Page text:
Why data management is essential for enterprise AI

The recent success of large AI-based language models has forced the market to think more ambitiously about how AI can transform many business processes. However, consumers and regulators are increasingly concerned about the security of their data and the AI ​​models themselves. Safe and widespread adoption of AI requires the introduction of AI governance throughout the data lifecycle to ensure trust among consumers, businesses and regulators. But what does it look like?
In most cases, AI models are quite simple: they collect data and draw patterns from it to generate results.Large complex language models (LLMs) like ChatGPT and Google Bard are no different. For this reason, when managing and managing the deployment of AI models, we must first focus on managing the data on which the AI ​​models are trained. Datamanagement requires us to understand the sources, sensitivity and lifecycle of all the data we use. It forms the foundation of every AI management practice and is essential for mitigating a wide range of business risks.

Risks of training LLM models on sensitive data
Large language models can be trained on proprietary data to address specific business use cases.For example, a company can use ChatGPT and create a private model that is trained based on sales data from the company’s CRM. This template can be deployed as a Slack chatbot to help sales teams answer questions like “How many opportunities has product X won in the last year?” or “Tell me about the opportunity for product Z at company Y.”

One can easily imagine these LLMs being suitable for a range of use casesin customer service, human resources or marketing. They may even expandinto legal and medical advice, making the LLM a premier diagnostic tool for healthcare professionals.The problem is that these use cases require LLM training on sensitive and proprietary data. It is inherently risky. These threats include:

1. Risks related to privacy and re-identification
AI models learn from training data, but what if that data is private or confidential? A significant amount of data can be used, directly or indirectly, to identify specific individuals.So, if we are training a LLM on proprietary data about an enterprise’s customers, we can run into situations where the consumption of that model could be used to leak sensitive information.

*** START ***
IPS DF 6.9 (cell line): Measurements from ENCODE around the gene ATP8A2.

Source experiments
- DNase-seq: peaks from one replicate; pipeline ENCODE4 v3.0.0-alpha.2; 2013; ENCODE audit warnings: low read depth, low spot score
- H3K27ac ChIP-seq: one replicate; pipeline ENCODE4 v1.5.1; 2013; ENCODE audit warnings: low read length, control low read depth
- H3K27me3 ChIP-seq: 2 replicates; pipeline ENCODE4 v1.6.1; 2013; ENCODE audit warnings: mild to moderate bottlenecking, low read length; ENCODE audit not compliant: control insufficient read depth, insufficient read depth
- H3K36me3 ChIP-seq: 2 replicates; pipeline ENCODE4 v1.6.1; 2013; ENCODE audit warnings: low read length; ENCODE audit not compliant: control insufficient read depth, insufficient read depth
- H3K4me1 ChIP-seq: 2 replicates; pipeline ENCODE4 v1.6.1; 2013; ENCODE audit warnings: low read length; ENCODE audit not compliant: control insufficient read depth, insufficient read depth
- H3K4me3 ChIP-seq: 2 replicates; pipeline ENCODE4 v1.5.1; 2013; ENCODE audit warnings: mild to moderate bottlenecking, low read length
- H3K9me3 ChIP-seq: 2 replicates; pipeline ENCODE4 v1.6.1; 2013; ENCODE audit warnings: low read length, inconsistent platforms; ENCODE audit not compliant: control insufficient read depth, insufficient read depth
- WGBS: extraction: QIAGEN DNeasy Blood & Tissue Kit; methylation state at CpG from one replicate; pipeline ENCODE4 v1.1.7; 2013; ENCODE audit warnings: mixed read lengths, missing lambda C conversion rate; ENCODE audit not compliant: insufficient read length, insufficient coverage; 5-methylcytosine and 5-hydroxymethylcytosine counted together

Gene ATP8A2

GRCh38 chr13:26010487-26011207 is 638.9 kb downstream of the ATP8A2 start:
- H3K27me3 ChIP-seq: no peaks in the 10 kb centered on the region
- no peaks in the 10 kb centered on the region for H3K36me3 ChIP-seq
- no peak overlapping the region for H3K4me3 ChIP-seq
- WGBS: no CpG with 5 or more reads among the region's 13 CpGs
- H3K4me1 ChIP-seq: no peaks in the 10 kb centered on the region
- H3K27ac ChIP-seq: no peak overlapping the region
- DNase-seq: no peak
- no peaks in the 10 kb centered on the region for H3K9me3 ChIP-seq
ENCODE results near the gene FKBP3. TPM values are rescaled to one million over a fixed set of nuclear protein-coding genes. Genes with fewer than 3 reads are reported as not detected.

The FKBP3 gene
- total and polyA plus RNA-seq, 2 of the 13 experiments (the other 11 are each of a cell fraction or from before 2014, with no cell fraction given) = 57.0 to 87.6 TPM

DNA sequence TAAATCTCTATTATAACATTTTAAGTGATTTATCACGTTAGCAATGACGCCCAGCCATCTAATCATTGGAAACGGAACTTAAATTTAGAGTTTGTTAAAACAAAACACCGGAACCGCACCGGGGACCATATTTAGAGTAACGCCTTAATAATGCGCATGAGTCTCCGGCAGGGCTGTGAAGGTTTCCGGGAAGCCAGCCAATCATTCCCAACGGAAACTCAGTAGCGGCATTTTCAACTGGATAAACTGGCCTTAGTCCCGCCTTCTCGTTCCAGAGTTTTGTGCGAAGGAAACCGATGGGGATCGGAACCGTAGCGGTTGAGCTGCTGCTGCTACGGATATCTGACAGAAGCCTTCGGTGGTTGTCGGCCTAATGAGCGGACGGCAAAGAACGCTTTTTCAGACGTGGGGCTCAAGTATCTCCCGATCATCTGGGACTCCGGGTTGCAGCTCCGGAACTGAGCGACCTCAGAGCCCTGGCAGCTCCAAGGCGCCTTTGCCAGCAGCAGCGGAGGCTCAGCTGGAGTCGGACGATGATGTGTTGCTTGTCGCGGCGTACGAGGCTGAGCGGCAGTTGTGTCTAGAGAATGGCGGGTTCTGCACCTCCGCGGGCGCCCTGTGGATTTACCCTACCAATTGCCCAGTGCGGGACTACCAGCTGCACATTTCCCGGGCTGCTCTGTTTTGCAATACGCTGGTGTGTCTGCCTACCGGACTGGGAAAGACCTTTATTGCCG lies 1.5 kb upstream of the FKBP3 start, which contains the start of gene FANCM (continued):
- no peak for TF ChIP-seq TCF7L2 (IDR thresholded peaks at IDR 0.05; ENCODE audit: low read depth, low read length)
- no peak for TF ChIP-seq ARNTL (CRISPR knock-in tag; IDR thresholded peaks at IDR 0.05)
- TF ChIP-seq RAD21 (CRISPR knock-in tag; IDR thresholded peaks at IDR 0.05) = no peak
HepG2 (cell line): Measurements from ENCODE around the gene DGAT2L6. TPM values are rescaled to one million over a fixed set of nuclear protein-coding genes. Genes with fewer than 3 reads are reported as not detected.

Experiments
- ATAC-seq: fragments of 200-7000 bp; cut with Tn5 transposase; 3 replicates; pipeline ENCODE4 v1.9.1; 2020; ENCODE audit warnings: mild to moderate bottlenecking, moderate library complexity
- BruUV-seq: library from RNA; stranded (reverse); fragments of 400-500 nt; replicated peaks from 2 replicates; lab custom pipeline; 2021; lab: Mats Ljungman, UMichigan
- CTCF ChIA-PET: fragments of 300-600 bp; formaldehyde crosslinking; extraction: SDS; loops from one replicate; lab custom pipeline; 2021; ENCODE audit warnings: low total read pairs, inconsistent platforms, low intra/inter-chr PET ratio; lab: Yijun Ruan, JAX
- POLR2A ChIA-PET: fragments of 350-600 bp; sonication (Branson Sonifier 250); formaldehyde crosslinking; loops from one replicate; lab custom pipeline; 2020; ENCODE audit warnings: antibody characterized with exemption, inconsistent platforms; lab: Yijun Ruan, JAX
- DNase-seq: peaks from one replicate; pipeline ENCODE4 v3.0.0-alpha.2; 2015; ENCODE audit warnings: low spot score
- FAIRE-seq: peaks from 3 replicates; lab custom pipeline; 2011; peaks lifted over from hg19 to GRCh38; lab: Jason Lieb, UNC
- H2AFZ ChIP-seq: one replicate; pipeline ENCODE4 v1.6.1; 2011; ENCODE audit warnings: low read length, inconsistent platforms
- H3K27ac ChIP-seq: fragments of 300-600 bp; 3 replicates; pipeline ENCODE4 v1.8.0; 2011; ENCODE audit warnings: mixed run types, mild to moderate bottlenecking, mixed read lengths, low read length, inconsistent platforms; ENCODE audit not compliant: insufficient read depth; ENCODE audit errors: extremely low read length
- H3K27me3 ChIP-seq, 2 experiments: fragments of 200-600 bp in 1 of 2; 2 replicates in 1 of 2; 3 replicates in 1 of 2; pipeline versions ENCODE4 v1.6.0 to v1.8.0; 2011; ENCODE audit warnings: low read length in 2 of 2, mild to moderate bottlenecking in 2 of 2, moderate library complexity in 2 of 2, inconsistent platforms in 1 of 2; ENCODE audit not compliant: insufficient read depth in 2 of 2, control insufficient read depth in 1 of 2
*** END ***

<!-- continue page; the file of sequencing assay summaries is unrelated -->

2. Model training data
Many simple AI models have a training phase and then a deployment phase where training stops. LLMs are a little different. You consider the context of the conversation with them, draw conclusions and respond accordingly.
This makes managing model inputs much more complex since we don’t just have to worry about the initial training data.We also take care every time the model is requested. What would happen if we provided the model withconfidential information during the interview? Can we recognize sensitivity and prevent the model from exploiting it in other contexts?

3. Security and Access Risks
To some extent, the sensitivity of the training data determines the sensitivity of the model.While we have well-established mechanisms for controlling access to data – we monitor who is accessing what data and then dynamically mask the data depending on the situation – the security of AI implementation is constantly evolving. While solutions are emerging in this area, we cannot yet fully control the sensitivity of model results based on the role of the person using the model (e.g. a model that recognizes that a particular result may be sensitive and therefore reliably changes depending on who it is). interested). Interrogation in the LLM). For this reason, it caneasily happen that these models reveal all sorts of sensitive information related to the creation of the models.

4. Intellectual Property Risk